01 Nov Sometimes, features can make a company
The reviews are in for DEMOfall 2006 and – to paraphrase Sally Field – “You like us, you really like us.” But amid the compliments (thank you very much), there was a keen observation: that some of the companies debuted “features” rather than products.
It’s an apt enough description of some of the technologies on the DEMO stage. Yet I suspect there was criticism in the observation as well. A feature, one might argue, does not a company make. Or perhaps I should say “not a fundable company make.”
In an environment where investors swing for the fences – and that is, after all, what they are paid to do – that criticism from a VC is understandable.
Still, I’d argue that among the “feature companies” are enough stand-up doubles to make these companies a viable investment for some portfolios, and enough solid innovation to make them appropriate for the DEMO conference.
Much of technology innovation comes feature by feature, and it always has. The very first DEMO conference nearly 17 years ago included a little “feature company” that made envelope printing a breeze. Until then, trying to get four address lines properly placed on a standard envelope was a nightmare of waste and frustration. This feature spurred Microsoft to make it a cornerstone of the next release of Word.
A few years later, a small company called Milktruck brought to DEMO a feature that downloaded Web pages so you could read them offline. Within a few months of DEMO 96, that company had an attractive pay-off through an acquisition by LapLink. The founder of Milktruck, You Mon Tsang, has gone on now to create two more companies. And it was a “feature” that spurred his entrepreneurialism.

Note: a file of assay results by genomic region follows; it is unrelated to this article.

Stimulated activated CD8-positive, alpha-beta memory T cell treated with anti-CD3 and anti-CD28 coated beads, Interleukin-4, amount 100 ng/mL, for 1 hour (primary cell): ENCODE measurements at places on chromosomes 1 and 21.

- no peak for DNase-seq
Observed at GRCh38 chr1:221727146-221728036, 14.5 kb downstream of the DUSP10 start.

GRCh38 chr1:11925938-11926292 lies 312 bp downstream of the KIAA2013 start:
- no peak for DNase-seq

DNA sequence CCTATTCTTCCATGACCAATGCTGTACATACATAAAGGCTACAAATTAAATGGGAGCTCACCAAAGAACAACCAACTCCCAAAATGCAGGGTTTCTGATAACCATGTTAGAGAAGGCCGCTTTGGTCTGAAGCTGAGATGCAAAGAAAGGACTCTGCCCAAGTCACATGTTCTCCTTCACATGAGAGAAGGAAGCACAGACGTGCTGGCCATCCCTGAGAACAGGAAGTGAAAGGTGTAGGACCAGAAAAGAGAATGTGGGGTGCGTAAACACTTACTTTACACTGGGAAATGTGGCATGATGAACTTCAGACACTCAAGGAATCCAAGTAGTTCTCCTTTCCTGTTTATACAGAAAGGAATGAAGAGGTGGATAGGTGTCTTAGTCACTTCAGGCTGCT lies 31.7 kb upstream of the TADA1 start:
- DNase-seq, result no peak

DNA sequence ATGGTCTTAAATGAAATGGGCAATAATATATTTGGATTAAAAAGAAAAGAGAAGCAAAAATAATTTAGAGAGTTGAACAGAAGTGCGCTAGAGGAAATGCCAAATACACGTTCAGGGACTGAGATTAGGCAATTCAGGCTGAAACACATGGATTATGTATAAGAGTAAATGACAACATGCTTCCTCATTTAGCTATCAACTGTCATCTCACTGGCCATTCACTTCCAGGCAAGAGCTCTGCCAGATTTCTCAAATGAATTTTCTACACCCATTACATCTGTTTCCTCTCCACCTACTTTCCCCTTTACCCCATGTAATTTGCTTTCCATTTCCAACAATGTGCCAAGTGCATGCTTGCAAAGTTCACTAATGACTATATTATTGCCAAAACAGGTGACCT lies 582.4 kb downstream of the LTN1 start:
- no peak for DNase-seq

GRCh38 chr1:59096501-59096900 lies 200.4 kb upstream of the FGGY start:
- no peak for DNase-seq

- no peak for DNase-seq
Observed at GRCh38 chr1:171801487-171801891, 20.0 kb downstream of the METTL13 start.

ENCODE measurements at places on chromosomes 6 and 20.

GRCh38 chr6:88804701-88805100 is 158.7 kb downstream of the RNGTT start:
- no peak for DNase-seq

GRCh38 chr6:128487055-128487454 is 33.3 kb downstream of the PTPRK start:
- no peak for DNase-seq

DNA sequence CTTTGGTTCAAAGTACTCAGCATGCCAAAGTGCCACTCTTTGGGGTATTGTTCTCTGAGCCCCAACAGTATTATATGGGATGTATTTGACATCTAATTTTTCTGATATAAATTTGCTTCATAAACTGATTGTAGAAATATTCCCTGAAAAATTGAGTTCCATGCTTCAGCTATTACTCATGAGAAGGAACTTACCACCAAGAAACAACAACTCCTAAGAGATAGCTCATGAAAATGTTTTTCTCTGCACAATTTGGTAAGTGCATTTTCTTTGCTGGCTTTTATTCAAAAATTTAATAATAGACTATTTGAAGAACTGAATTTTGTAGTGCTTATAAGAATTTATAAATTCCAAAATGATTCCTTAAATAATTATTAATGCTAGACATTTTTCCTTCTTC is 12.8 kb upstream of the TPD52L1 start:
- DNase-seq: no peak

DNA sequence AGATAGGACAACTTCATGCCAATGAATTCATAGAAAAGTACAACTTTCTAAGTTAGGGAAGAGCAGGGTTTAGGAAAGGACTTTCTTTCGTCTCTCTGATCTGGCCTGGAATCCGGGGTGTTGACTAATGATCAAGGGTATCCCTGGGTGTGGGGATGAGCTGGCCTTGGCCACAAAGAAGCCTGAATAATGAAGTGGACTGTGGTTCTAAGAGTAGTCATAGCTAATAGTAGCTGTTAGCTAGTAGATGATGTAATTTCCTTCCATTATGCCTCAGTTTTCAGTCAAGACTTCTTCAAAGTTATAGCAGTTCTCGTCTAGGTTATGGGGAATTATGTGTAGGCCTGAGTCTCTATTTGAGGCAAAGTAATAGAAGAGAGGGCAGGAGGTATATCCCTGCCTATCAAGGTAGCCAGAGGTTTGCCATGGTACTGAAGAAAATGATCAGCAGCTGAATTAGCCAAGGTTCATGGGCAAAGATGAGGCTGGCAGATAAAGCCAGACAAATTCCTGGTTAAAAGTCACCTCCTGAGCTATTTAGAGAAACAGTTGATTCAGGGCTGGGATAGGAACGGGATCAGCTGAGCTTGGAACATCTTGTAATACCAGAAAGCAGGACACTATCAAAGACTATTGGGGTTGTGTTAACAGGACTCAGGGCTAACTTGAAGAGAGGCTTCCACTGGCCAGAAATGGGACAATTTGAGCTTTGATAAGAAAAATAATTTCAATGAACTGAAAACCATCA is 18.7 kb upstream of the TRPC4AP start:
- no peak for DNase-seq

During the boom, we saw small armies of feature companies snatched up by the major Web portals. In fact, I used to joke that the way to succeed in the boom was to figure out what feature Yahoo! or Excite would want next, then go build three or four of them to be snapped up by the then-leading Web portals.
“Feature companies” have fueled growth and innovation for decades, yet some continue to look upon them dismissively. Some investors searching for the next Google (which, ironically enough, showed itself initially as little more than a feature – a search box on a blank page), overlook utility, and in so doing may miss substantial opportunity.
DEMO is all about exposing innovation in whatever form it takes. Sometimes, it’s wrapped in a company that has obvious big opportunity. Other times, it’s bundled in a start up whose fortunes are less apparent.
Because DEMO isn’t about identifying, specifically, the next home run company, you’ll find Feature Companies at this conference. And it’s among these features that you’ll find the seeds of innovation and value creation.
DEMO 2007 takes place a bit earlier this year, Jan. 30 – Feb. 2, 2007, to be exact. I’m screening products – and features – now through early December. If you’re heading to an early 2007 launch, check out the demonstrator background pages and get the skinny on how to apply to be a part of DEMO 2007.
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